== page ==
Republican Senator Lindsey Graham, one of the lead lawmakers in the immigration negotiations, said Trump’s comments signaled a major breakthrough.

“President Trump’s support for a pathway to citizenship will help us get strong border security measures as we work to modernize a broken immigration system,” Graham said in a statement. “With this strong statement by President Trump, I have never felt better about our chances of finding a solution on immigration.”

“COULD GO EITHER WAY”

Graham was part of a bipartisan group of three dozen senators who met on Wednesday on Capitol Hill to discuss moving forward on immigration legislation.

After the meeting, Democratic Senator Claire McCaskill expressed cautious optimism to reporters about Trump’s framework, saying “that could go either way,” when asked if it will be helpful to lawmakers.

Trump’s chief of staff, John Kelly, was slated to meet with lawmakers on Capitol Hill on Thursday, a senior White House official said.

Trump so far has rejected bipartisan proposals to continue DACA, leading to the standoff between Republicans and Democrats in the Senate that resulted in a three-day government shutdown that ended on Monday.

Congress agreed to extend funding to Feb. 8, but Republicans promised to allow debate on the future of the young illegal immigrants. Senators began meeting to discuss their proposals on Wednesday.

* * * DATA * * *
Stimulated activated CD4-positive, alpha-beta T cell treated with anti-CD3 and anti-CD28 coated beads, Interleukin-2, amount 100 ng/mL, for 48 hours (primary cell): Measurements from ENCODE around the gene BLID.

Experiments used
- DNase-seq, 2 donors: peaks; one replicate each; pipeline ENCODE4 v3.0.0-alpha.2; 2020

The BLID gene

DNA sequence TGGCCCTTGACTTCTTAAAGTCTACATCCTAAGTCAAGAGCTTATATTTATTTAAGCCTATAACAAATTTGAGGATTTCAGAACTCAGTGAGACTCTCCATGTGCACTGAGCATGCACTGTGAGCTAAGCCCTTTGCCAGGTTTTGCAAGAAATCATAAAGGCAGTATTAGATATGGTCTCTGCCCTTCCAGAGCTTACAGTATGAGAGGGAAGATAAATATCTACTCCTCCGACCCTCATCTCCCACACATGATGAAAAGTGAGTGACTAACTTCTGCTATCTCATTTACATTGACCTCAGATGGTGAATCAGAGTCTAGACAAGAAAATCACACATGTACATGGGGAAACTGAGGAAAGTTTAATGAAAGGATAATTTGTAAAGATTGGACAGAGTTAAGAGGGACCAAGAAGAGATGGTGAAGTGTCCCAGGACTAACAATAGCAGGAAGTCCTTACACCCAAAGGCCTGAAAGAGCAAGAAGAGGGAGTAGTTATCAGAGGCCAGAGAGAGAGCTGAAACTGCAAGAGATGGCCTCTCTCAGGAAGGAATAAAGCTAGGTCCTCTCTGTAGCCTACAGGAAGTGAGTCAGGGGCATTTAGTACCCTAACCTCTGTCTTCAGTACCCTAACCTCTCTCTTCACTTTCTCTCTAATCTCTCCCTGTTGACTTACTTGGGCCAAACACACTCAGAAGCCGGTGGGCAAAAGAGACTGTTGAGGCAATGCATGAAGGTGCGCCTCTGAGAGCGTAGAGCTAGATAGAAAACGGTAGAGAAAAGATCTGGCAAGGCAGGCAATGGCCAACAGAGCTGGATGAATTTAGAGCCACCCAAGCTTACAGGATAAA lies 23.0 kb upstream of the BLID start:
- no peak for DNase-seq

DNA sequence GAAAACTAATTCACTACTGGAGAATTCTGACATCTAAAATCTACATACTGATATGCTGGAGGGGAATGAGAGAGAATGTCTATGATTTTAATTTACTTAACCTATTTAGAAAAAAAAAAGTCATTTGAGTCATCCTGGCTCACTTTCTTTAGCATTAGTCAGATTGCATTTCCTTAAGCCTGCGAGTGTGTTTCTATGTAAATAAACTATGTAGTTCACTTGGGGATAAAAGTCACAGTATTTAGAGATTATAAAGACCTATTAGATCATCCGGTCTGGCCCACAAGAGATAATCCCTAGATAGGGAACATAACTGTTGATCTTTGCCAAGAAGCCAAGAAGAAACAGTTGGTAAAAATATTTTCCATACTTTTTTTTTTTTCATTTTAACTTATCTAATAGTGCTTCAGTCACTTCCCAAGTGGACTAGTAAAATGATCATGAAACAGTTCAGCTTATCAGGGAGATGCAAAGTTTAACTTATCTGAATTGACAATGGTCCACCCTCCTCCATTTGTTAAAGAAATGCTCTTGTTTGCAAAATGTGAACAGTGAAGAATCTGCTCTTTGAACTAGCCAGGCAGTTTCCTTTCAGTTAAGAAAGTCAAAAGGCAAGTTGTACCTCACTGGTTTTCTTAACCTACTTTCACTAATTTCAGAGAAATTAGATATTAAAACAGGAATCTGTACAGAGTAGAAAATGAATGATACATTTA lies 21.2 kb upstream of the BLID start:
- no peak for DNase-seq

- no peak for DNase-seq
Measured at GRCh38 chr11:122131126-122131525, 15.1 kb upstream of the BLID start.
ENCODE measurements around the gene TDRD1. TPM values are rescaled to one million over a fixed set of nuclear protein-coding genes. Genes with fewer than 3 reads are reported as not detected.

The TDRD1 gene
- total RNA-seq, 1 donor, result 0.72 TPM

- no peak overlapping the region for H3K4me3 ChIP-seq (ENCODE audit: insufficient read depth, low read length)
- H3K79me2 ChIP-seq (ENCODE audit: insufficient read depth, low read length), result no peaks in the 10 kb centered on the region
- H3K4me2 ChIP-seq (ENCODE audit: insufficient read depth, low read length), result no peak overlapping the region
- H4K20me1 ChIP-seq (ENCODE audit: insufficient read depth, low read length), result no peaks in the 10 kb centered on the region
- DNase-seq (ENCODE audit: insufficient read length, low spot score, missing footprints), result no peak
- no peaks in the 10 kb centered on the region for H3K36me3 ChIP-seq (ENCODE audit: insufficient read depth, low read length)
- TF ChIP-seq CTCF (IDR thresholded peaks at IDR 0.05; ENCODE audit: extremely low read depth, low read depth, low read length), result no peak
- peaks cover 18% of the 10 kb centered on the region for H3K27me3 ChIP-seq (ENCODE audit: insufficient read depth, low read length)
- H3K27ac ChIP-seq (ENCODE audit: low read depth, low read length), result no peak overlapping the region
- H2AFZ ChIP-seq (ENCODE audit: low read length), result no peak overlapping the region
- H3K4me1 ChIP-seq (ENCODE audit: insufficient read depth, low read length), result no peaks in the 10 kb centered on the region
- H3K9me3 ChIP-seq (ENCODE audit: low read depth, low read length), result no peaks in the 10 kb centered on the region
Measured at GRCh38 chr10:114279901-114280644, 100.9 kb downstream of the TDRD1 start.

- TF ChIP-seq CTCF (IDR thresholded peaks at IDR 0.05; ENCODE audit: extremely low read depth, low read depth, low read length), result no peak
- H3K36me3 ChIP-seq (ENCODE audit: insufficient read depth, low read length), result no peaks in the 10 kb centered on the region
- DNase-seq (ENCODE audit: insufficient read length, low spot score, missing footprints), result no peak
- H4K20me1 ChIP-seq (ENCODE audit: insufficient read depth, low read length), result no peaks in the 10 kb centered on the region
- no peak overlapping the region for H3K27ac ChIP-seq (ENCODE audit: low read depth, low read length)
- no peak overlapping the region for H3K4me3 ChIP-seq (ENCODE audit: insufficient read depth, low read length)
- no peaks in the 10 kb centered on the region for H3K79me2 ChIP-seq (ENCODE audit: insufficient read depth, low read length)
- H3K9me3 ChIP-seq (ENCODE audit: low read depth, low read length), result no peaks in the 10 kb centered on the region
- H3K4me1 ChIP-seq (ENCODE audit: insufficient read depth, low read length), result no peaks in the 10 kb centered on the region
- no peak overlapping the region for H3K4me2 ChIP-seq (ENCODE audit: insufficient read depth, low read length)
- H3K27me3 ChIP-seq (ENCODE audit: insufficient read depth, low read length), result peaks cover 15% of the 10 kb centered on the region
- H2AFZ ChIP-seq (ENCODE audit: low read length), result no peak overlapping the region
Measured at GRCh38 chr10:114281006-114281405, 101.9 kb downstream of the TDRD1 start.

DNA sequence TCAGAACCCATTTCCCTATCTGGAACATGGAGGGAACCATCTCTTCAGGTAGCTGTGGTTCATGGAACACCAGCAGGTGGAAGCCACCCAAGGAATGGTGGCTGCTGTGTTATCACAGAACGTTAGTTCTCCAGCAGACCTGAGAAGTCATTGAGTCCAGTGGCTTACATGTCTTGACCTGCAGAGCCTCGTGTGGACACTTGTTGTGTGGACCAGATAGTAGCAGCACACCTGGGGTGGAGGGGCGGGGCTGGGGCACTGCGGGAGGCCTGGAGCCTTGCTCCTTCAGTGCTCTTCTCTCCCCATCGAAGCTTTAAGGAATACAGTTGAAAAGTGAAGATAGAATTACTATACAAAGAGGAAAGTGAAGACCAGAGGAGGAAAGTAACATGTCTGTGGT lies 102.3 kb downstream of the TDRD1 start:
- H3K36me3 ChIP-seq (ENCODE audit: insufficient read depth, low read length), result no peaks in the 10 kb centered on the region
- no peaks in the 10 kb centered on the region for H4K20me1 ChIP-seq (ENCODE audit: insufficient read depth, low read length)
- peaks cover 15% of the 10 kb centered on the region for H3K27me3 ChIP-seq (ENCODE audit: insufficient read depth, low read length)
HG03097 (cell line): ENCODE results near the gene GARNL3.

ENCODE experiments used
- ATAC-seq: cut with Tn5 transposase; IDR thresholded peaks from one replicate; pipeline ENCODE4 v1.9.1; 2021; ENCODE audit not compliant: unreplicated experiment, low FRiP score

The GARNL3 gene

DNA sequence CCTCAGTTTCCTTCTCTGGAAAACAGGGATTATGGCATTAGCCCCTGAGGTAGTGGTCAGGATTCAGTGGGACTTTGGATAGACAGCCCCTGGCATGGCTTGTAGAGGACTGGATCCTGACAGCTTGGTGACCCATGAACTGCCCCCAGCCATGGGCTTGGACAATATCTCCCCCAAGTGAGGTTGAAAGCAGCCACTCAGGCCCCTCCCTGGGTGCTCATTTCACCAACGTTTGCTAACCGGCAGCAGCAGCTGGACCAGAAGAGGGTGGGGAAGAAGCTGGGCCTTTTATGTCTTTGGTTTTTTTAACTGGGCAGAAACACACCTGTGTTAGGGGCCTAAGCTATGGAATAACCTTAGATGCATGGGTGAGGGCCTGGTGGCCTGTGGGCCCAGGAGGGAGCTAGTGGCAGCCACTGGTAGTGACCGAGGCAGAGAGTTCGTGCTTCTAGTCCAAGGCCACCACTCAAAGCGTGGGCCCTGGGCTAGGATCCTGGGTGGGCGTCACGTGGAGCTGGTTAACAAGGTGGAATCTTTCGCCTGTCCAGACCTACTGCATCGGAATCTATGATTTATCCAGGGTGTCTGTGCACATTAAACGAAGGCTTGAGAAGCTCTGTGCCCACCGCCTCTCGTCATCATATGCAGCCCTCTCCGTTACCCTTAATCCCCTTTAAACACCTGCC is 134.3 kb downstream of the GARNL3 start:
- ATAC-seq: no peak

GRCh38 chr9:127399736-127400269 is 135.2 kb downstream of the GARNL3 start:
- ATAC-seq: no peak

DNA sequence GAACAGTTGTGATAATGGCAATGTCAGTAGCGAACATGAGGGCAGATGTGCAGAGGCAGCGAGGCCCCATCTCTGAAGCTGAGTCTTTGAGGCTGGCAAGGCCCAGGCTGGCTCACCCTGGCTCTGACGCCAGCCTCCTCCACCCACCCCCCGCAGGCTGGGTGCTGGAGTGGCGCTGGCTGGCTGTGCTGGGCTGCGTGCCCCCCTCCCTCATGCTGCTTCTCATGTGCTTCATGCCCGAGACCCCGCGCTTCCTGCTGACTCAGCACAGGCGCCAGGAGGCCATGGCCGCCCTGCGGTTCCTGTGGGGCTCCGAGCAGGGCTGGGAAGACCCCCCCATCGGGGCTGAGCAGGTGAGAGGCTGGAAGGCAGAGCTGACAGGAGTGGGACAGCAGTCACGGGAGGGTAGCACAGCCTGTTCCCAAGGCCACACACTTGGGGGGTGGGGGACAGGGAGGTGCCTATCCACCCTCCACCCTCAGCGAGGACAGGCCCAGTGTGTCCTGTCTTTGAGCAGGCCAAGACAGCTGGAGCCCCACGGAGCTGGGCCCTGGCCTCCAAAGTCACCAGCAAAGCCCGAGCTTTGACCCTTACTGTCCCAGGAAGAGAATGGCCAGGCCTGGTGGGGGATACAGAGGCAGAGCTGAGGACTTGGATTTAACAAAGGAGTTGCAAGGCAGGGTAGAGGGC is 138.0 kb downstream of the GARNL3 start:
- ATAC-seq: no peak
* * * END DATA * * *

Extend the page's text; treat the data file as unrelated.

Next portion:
The White House plans on Monday to unveil a framework for immigration legislation that it believes can pass muster with both parties. Trump will deliver his State of the Union address to Congress on Tuesday night.

For immigration legislation to be enacted into law, the House of Representatives ultimately would have to pass a bill identical to whatever the Senate approves.

Trump said his proposal would include a request for $25 billion for the border wall, $5 billion for other border security programs, measures to curb family sponsorship of immigrants, and an overhaul of or end to the visa lottery system.

In exchange, he said he wanted to offer the Dreamers protection from deportation and an “incentive” of citizenship, perhaps in 10 to 12 years.

Addressing the status of the Dreamers’ parents, who brought them into America illegally, would be “tricky,” Trump said.

(Reporting by Roberta Rampton; Writing by Makini Brice and Lisa Lambert; Editing by Rosalba O’Brien and Leslie Adler)

Trump promises to ‘take the heat’ for broad immigration deal

U.S. President Donald Trump, flanked by U.S. Senator Dick Durbin (D-IL) and Representative Steny Hoyer (D-MD), holds a bipartisan meeting with legislators on immigration reform at the White House in Washington, U.S. January 9, 2018. REUTERS/Jonathan

By Jeff Mason and Richard Cowan